Thursday, January 13, 2011

Was There An Economic Boom in the Third/Fourth Century? The Fall of Rome, II

In 1976, American "public intellectual and strategic analyst" Edward Luttwak published the very well-received Grand Strategy of the Roman Empire, which for a generation reigned supreme as a treatment of the operating logic of the Roman Empire. Then a minor critique emerged. The Roman Empire had no grand strategy to be described. Whatever one thinks of the merit of the Luttwak thesis or Benjamin Isaac's critique (which seems to answer in part to the study I was casting around for last time arguing that the Roman strategic posture in the far east was perpetual readiness to fall upon the Persians), the rhetorical turn is familiar. From at least the time of Moses Finley, people have responded to questions about the health of the Roman economy by replying that there was no such thing, at least as we understand it.

That last is an argument from a Marxist direction, and I'm a little tired of it --have been since I encountered Michael Postan (not actually a Marxist, just the author of some books that in my mind go wide of the mark), driven by the provocations of Robert Brenner, arguing that medieval farmers (sorry for the anachronistic terminology but peasants, tenants, landlords --we've got to lump them together somehow, right?) could not conceive of, could not practically, and therefore did implement "improvements." It's just such a weird argument. Seriously? Did no-one build a fence or dig a ditch before "Turnip" Townshend had his big idea? Wherever we're going with this argument, and it is an interesting argument from a number of perspectives, it needs to go somewhere else. (My  bet? A synthesis of this, this, this, and this that I'm not prepared to present to the world.)

All that said, there is a much more concrete reason to say that the Roman Empire wasn't an economy. We have an alternative: a "world-system." It seems bizarre to consider Wallerstein's world system as applying to a single political entity --but a unitary political entity does not have to imply a unitary economy! Generally we get to the notion of "a Roman economy" on the basis of the obvious fact that the entire empire was united by a common currency and taxation.

But are we thinking about money correctly? The Early Modernist in me says that we aren't.

Life of Brian goes for the throat so often that it's a little disappointing to see it get all self-congratulatory like this. (That is, I read "British" for "Roman.")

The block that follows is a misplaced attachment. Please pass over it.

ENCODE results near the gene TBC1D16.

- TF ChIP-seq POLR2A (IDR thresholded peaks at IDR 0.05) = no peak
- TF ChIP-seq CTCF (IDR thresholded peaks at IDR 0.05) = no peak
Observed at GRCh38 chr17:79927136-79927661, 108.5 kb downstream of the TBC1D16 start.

But, on the other hand, it's funny. And not, within its limits, wrong.The Roman Empire was, within its limits, an agent of regional development and transformation. The question is, how? If we look at Roman society from the top, where all our informants are, we see men of staggering wealth and power clustered around an Emperor of even greater wealth and power: a kleptocracy, then? Given the frequency of judicial executions, coups and assassinations (and the fact that this is all taking place in Italy), one is tempted to talk about a Mafia syndicate.

So let's by all means rise above the snide and embrace this insight for a moment. What would a society of godfathers look like? Massive "protection payments" would be recycled, after due allowance for conspicuous consumption, back into a client network of dependents and ....soldiers. Okay. Take that and run with it. What if the Roman Army was a huge patronage machine? This answers Luttwak with the firmest rejection possible. Everything about the Roman Army should be disposed to give the ordinary soldier the largest benefit. It's a little hard to imagine independent of every other factor that so many soldiers would end up in the cold and inclement north, but, on the other hand, placing them in pasture country, would have let them eat like kings, as the Vindolanda excavations suggest that they did, and in a world-systems model, the cost of living would have been much lower on the frontiers. This was sufficient to lead many in the later British army to seek appointments in India, which opens a can of worms, but, anyway, I'm saying that Roman armies were disposed where it  made the most --dare I say it-- economic sense.

And it is certainly a fact that the Roman army absorbed by far the greatest share of state revenues. And if we look at salaries as patronage rather than as pay, we can suspect a priori the development of an Early Modern trend of trend of soldiers on the books but off the rolls, making money by working at skilled trades in London while drawing pay for walking the walls up in Northumberland. (Which, again, the Vindolanda tablets indicate.) I'll leave this for now; I have bigger fish to fry with the question of skilled labour, and I still have no clear idea how I'm going to get to talk about it. Besides, I want to talk about the Roman Empire after the reforms of Severus and Domitian, and about money.

So the big question for any Roman emperor is to extract money to pay off his soldiers. Or is it? This is where the early modern historian's instincts are aroused. It is clear that in all pre-modern societies, there was a large subsistence economy. In practice most supposed subsistence farmers would have exchanged goods and thus lived in part within a para-monetary economy in which payments and debts are denominated in currency of the realm, but actually conducted in terms of social credit. For Roman times, it is an open question just how large this economic sector was, and how much it interacted with the state-led economic sector, but the usual presumption from British field studies is that it was  large and no worse off than in the pre-Roman Iron Age.